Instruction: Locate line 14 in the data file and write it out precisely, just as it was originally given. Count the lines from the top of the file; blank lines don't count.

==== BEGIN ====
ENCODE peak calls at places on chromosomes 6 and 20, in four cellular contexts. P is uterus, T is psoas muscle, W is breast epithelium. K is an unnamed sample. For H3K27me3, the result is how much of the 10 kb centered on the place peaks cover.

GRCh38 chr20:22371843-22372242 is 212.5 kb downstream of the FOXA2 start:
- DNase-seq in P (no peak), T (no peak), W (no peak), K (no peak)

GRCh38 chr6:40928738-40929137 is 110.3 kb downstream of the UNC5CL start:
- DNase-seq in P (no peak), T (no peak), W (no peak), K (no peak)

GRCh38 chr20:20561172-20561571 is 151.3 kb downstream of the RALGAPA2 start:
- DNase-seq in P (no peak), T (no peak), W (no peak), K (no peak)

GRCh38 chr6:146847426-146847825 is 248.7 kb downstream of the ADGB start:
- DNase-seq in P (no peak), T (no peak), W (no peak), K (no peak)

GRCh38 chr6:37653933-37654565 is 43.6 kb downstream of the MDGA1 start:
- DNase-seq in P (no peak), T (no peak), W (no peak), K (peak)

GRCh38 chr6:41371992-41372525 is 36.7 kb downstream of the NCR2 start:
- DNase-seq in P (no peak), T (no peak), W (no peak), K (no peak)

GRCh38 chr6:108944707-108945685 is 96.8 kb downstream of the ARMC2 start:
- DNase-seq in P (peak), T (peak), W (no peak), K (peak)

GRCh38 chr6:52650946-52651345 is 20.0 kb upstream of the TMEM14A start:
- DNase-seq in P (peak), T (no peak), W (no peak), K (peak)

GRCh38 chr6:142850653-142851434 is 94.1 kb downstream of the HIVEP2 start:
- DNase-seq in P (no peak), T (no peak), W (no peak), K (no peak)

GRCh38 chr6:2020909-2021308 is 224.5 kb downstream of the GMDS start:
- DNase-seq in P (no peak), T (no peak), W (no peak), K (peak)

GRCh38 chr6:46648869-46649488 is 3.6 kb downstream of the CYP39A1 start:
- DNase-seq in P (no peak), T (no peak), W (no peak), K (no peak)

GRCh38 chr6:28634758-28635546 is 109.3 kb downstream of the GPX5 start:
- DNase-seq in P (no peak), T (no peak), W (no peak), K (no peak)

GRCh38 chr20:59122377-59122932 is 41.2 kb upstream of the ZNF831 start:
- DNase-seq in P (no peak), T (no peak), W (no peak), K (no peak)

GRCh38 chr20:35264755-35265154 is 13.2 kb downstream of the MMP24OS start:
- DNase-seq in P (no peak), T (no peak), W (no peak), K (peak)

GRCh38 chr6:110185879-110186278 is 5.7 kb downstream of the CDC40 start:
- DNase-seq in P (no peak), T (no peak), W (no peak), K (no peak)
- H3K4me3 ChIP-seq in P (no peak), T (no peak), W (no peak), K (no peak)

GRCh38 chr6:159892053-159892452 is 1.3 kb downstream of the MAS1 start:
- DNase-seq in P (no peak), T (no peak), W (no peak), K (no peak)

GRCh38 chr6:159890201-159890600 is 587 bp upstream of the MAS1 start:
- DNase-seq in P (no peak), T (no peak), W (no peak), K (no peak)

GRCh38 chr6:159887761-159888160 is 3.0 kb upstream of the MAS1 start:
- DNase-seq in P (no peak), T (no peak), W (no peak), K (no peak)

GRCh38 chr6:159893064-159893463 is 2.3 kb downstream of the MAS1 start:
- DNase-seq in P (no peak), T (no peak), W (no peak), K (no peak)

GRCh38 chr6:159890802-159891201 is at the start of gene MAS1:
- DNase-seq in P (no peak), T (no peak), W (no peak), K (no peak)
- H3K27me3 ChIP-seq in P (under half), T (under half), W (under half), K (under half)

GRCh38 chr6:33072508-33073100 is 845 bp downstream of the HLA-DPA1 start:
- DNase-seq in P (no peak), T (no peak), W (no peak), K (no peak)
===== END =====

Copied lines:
GRCh38 chr6:108944707-108945685 is 96.8 kb downstream of the ARMC2 start: